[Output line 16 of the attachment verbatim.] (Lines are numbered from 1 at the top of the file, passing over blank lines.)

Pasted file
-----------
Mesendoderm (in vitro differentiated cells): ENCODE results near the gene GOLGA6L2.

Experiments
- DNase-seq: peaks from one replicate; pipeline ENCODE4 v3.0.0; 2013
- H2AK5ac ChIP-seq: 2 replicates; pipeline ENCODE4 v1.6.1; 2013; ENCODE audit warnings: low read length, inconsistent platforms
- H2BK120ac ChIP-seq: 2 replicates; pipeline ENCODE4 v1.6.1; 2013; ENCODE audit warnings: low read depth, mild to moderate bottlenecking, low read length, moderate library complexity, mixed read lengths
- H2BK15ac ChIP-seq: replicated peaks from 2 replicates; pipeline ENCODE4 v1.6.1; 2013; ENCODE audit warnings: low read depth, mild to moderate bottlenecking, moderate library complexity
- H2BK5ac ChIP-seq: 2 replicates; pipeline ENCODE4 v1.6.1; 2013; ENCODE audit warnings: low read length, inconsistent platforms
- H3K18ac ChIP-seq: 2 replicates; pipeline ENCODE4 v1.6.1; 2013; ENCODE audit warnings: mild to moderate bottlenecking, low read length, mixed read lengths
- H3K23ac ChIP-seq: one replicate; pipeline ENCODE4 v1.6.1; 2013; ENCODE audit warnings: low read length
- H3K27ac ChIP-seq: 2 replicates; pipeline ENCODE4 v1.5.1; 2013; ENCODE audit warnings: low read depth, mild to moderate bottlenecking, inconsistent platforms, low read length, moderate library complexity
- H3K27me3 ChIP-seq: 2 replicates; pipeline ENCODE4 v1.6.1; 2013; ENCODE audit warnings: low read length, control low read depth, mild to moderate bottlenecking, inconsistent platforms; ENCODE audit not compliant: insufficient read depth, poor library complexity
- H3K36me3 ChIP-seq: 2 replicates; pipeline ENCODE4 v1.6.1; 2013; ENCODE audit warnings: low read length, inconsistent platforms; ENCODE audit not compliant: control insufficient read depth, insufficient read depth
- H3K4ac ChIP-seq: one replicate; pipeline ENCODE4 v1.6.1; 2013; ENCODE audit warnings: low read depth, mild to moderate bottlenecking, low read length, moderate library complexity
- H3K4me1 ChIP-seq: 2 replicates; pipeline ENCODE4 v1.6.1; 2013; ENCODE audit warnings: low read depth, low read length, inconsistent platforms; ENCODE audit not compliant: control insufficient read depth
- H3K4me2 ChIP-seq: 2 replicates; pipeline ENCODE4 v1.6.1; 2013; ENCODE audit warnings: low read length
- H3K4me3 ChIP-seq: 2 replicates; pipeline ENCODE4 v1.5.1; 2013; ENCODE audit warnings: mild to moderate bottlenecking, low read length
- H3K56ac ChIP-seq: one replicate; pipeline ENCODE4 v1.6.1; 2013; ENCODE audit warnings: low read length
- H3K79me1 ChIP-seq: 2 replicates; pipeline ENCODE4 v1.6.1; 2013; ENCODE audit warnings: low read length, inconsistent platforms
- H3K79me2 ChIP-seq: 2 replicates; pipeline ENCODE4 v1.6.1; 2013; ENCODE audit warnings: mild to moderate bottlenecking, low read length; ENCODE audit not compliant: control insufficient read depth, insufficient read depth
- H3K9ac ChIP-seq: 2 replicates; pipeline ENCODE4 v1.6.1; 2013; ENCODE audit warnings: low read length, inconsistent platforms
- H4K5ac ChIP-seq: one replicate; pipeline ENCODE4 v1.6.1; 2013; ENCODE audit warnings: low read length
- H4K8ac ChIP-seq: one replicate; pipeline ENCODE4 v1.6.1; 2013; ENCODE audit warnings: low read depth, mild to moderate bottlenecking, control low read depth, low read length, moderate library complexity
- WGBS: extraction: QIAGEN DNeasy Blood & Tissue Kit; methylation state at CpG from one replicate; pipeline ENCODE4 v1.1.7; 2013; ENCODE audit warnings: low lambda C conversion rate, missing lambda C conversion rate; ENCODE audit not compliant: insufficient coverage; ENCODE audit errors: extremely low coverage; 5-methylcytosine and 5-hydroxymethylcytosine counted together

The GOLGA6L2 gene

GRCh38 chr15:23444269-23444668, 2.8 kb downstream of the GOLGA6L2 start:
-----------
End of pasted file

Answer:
- H3K4me3 ChIP-seq: 2 replicates; pipeline ENCODE4 v1.5.1; 2013; ENCODE audit warnings: mild to moderate bottlenecking, low read length